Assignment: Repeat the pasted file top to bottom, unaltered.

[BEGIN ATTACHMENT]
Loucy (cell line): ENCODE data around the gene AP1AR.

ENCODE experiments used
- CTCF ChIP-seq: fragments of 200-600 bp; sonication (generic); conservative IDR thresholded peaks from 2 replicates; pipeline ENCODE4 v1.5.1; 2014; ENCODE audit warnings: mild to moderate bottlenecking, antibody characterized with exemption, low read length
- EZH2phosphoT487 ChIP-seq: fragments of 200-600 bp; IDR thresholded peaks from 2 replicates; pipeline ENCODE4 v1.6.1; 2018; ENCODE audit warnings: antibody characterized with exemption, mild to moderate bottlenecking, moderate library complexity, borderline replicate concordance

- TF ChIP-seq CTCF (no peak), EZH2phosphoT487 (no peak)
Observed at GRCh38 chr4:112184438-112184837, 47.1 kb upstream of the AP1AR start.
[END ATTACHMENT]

Loucy (cell line): ENCODE data around the gene AP1AR.

ENCODE experiments used
- CTCF ChIP-seq: fragments of 200-600 bp; sonication (generic); conservative IDR thresholded peaks from 2 replicates; pipeline ENCODE4 v1.5.1; 2014; ENCODE audit warnings: mild to moderate bottlenecking, antibody characterized with exemption, low read length
- EZH2phosphoT487 ChIP-seq: fragments of 200-600 bp; IDR thresholded peaks from 2 replicates; pipeline ENCODE4 v1.6.1; 2018; ENCODE audit warnings: antibody characterized with exemption, mild to moderate bottlenecking, moderate library complexity, borderline replicate concordance

- TF ChIP-seq CTCF (no peak), EZH2phosphoT487 (no peak)
Observed at GRCh38 chr4:112184438-112184837, 47.1 kb upstream of the AP1AR start.